Power  /  Debunk

Why There Was a Civil War

Some issues aren’t amenable to deal making; some principles don’t lend themselves to compromise.
John Abney/Wikimedia

In the wake of the First World War, though, revisionists like James Randall and Avery Craven argued that the Civil War was a terrible, avoidable blunder. Slavery was inefficient, and left alone, would have extinguished itself, they insisted—it was weak politicians and crumbling institutions that produced unnecessary bloodshed.

This was the reigning interpretation when Trump was in school; if he studied the causes of the Civil War, it’s likely what he would have learned. And asking the question does Trump no discredit; when I taught the history of the Civil War to lecture halls of college students, we spent weeks discussing it. What’s alarming is the answer he proposes; that the conflict might have been averted by a strong leader. And the omission of a critical word: slavery.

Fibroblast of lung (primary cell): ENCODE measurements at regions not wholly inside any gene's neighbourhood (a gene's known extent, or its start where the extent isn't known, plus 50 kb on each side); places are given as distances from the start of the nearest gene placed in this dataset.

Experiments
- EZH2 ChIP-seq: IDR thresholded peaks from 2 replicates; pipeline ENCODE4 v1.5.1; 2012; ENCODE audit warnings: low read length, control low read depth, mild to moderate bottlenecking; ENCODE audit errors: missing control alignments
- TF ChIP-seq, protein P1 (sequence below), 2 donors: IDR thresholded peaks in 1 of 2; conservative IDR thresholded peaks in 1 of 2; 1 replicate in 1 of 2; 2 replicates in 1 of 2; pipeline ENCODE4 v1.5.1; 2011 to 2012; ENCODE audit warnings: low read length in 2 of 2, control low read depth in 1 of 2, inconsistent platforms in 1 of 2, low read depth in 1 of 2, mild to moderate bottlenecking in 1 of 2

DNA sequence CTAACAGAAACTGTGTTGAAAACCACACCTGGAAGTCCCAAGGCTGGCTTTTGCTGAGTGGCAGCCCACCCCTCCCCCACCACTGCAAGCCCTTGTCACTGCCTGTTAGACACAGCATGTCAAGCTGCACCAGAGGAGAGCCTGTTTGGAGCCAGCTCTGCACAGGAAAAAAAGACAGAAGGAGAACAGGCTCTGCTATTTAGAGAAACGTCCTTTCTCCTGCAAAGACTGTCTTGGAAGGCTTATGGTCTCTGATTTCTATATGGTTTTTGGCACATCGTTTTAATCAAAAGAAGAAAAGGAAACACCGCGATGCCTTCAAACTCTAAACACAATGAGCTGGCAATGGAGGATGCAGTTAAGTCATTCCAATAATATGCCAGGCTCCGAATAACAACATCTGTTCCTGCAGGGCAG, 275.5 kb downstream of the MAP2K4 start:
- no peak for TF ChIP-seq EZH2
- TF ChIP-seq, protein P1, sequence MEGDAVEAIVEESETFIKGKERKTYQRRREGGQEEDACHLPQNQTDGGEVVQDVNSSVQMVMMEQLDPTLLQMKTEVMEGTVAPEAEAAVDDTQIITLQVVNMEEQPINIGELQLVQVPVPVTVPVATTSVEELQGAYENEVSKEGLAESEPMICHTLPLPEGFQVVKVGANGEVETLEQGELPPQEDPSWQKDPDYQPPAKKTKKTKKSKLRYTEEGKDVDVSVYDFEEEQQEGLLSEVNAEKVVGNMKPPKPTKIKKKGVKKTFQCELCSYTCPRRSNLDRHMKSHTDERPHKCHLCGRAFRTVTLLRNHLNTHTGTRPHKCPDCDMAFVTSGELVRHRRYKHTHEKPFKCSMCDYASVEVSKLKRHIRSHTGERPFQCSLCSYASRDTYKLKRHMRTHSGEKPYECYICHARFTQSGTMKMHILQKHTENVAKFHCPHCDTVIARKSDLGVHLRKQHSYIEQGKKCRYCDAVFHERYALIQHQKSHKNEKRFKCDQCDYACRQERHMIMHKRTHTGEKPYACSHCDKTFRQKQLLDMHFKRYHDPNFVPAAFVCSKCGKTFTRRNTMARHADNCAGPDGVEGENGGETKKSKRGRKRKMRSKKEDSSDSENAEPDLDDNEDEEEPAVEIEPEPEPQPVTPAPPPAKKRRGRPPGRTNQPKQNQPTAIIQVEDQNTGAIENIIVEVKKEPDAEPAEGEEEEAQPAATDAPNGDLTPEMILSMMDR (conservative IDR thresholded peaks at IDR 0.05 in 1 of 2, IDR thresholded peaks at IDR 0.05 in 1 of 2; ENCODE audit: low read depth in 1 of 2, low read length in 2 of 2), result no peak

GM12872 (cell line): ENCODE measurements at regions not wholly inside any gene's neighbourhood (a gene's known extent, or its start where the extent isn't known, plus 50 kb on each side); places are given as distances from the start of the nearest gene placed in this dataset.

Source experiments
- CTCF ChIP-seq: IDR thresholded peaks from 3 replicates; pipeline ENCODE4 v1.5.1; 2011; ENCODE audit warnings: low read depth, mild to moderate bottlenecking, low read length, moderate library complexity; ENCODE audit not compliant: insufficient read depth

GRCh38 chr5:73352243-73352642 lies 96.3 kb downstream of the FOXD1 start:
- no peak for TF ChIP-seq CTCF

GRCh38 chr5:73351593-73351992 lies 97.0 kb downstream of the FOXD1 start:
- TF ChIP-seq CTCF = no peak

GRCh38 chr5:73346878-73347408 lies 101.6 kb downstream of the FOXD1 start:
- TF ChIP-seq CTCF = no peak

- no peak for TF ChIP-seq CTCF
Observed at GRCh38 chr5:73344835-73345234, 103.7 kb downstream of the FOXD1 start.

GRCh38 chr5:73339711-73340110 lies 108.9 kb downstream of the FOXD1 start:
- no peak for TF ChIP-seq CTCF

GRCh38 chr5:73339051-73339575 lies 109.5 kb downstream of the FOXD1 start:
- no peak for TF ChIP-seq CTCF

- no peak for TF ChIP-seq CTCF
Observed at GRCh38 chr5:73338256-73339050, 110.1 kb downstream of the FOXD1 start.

By the civil-rights era, historical interpretations of the war were shifting. Historians looked more closely at slavery, and saw a rapidly expanding, even thriving, system. They looked at the words of those who pushed the nation into war. And they concluded that there was a remarkably straightforward answer to the question posed by the president: “Why was there a Civil War? Why could that one not have been worked out?”

Because the Civil War was fought over slavery. “Our position is thoroughly identified with the institution of slavery—the greatest material interest of the world,” Mississippi declared as it seceded. “The people of the slave holding States are bound together by the same necessity and determination to preserve African slavery,” said Louisiana. “The servitude of the African race, as existing in these States, is mutually beneficial to both bond and free, and is abundantly authorized and justified by the experience of mankind, and the revealed will of the Almighty Creator, as recognized by all Christian nations,” insisted Texas.